Throwback Thursday #1

Originally from JanNo 2009.

Pep Talk – 2009 – Week 1 from Tiakall

First off: AAAAAAAAAUGH! DDD:

Second off: Why, hello there, January. Uh, wasn’t expecting to see you so soon. Christmas was so short I figured we could cram another week in there or something.

Third off: Welcome to JanNo, the lot of you. Some of you are old hat at this and some are trying it for the first time. You may be feeling anxious, panicked, eager, anticipating, or ready to hurl. (I’m leaning toward the latter, though that could just be lunch…the fruit WAS a little old.) Your goal may be 10k, 20k, 50k, or even 100k or more…whatever your goal, whatever your circumstances, we’re all in with a common goal: write. And while some will make that goal and some will not, all who stick it out til the end will walk away with a common prize: learning something about how you write.

Between JanNo and Nano, I’ve been doing this since 2004, and believe me, it never gets easy. I’m sitting here all “Dude, I just got done with a massive amount in November, and I gotta do it all over AGAIN a month later?” And as past years have shown, even old hat is not immune to the stresses of Real Life and struggling with a novel. But it shouldn’t be easy. If it’s easy, then you just haven’t hit a bad day yet, or you just need to step up your goal some more, because chances are you can write more than that. I want you to struggle. Suffer for your art. Most of us don’t have rabid audiences and news media that will criticize our every move, so we’ve got to make the road bumpy SOMEHOW XD (If you do have rabid audiences and news media that will criticize your every move, you need to be sharing them with the rest of us.)

You are going to have ideas you can’t get into. You’re going to have plot holes you can’t resolve. You are going to have days when you don’t feel like writing. (There are going to be days when it’s REALLY HARD to write a pep talk because your roommate and her friend won’t stop screaming at each other in the background. =_=) The method to reach your goal, and the secret goal written in the fine print of that imaginary novelling contract is to figure out how to work around those issues. You can rework your idea or plow through it anyway, you can ignore that plothole or slap a plot-medpatch on it, you can discipline yourself to write every day or figure out when and how to take a break. What works for you best is the thing you will learn during this hectic journey.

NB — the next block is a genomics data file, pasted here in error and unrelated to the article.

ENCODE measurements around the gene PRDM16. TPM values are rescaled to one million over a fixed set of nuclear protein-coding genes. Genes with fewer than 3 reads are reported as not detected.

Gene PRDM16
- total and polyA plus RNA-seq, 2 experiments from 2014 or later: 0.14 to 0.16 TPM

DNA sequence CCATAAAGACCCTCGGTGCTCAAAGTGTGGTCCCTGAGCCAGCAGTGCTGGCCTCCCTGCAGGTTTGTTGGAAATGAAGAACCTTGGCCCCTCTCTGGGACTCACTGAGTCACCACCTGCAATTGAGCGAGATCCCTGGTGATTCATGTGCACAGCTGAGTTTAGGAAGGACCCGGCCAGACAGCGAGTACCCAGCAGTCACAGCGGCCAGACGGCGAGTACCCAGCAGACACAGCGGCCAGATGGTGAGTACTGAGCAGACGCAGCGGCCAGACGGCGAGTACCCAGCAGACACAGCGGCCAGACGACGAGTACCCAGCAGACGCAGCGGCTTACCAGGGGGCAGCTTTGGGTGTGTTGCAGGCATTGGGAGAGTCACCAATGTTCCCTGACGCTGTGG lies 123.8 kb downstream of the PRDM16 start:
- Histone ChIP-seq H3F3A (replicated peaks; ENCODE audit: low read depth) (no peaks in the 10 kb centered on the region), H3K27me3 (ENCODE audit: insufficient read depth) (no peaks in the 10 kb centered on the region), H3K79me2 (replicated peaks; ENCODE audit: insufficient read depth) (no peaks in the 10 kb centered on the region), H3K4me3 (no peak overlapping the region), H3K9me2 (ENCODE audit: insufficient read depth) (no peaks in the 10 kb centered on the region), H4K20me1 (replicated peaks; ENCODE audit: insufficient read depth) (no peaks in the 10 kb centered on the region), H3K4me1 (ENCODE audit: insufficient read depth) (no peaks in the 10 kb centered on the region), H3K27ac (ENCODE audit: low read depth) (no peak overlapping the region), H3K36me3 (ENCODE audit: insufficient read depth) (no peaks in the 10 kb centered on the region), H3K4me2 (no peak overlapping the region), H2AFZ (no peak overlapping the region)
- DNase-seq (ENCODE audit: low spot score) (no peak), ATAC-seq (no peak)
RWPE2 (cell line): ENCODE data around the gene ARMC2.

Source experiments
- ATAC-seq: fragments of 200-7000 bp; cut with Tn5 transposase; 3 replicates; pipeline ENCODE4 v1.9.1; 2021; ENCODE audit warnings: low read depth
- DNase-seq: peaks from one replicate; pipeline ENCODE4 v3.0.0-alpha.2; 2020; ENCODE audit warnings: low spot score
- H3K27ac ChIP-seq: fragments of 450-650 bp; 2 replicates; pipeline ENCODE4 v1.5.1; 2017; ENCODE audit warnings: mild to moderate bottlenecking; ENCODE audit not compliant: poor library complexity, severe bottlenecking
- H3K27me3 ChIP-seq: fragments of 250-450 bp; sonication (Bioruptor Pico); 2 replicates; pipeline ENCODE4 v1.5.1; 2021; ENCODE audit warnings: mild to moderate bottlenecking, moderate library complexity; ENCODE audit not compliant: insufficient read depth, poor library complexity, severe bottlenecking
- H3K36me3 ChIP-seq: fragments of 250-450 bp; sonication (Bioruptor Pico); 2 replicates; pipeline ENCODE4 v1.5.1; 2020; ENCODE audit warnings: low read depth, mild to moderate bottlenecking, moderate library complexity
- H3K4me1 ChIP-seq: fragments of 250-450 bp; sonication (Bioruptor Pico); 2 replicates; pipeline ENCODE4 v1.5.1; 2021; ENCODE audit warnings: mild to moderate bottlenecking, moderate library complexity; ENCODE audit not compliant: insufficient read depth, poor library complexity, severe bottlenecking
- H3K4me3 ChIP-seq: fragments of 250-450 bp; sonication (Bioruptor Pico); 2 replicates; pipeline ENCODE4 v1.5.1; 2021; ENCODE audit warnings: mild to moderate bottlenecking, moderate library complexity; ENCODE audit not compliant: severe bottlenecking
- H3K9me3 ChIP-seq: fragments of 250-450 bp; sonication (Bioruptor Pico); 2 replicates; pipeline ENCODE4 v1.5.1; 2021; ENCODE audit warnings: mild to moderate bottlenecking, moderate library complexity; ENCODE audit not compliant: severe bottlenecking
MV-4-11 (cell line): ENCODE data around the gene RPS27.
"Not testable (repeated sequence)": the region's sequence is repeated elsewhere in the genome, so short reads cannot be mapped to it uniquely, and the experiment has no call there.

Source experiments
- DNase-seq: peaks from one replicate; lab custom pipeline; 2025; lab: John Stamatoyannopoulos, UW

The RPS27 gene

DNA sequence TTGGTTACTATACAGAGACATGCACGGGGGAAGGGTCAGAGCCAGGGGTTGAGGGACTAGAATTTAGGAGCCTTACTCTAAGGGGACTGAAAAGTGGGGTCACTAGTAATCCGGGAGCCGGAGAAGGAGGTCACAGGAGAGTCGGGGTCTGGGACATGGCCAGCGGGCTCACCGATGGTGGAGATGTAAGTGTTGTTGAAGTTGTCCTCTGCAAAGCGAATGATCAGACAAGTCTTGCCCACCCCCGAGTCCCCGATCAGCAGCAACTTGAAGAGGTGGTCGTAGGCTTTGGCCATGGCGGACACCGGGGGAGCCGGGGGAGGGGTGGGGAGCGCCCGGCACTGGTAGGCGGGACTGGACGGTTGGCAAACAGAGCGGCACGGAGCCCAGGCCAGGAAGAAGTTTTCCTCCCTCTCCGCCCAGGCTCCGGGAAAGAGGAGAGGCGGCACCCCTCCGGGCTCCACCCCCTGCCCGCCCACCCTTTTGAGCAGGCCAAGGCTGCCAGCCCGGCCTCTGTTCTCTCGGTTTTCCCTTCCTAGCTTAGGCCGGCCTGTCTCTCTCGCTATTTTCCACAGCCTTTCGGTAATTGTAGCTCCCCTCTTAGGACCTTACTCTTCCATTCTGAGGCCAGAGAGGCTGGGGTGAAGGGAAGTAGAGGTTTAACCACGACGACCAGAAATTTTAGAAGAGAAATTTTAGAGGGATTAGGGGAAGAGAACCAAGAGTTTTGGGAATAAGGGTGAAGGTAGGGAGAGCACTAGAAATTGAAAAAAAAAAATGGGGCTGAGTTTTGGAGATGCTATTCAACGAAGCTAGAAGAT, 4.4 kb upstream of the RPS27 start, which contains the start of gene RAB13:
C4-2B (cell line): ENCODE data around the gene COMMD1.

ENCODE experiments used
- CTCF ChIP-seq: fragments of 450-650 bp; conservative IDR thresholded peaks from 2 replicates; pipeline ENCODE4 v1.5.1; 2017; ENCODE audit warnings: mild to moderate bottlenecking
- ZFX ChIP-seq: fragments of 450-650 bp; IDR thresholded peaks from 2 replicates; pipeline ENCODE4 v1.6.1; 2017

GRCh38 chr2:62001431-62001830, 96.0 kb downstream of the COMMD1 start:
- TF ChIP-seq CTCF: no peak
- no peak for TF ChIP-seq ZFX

Okay, on to some suggestions.

  • I recommend this every year, but start strong. You never know what’s going to happen halfway down the road, and it’s better to push ahead at your leisure and finish early than have to struggle at the last day of the month. I would never recommend staying with the minimum word count (1613 for the 50k-ers) if you’re not having a godawful writing day. Being ahead of the curve will also ensure that you do have the chance to take a break if you do have one of those godawful writing days.
  • On that, note, if you’re going to a New Year’s party, bring your laptop. Or a notebook. Writing as soon as you’re done with the champagne and confetti will give you an extra opportunity to write in addition to the morning/noon/evening times you may have during the course of the rest of the day.
  • Write or Die. Some love it. Some freak out at Kamikaze. The page explains the psychology that will make you write even on those godawful days, and if you were around at Nano you will know that there are tons of people that swear by this happy-if-a-tad-evil little web application. These are particularly effective as a solo word war when you don’t have anyone around (or even when you do, as a supplement to a word war). You can set your own word goals, so you won’t be penalized for typing slow, just not typing. My personal experience gave me a great push of 4k in 80 minutes (combined with a last-minute panic over a daily goal) where before I average 1k an hour. (Update: They’ve since come out with an offline version as well!)
  • Daily goals. They’re great. Hourly goals also work well if you have some sort of idea how much you can write in an hour. Break the large, intimidating goal into easy chunks with immediate deadlines. Committing yourself to a daily goal every day will help keep you on track.
  • Likewise, be sure to set aside that time to write. It sounds simple, but letting Real Life and other things pile into your schedule will easily make you lose track of that time. Make an effort to wall yourself off for a little while. If you know you write 1k an hour and your daily goal is 2k, then set aside that time, and make it distraction-free. I’ve tried writing while doing other things. Typically, it doesn’t work.
  • Outlines. Some use ’em, some don’t. Reportedly the highly prolific writers on Nano make use of super-detailed outlines. Don’t feel compelled, but if you get stuck easily, it’s a thought. They don’t have to be super-detailed; I made do this November with a brief character map (mostly so I didn’t forget names) and a short phrase or set of words reminding me what plot points were in the first several chapters. Don’t feel constrained by your outline, either; it’s okay to rearrange, add, or completely chop whole chapters.

Finally, remember that it’s up to you to make your goal. If you want to do it, you can do it. It’s really that simple.

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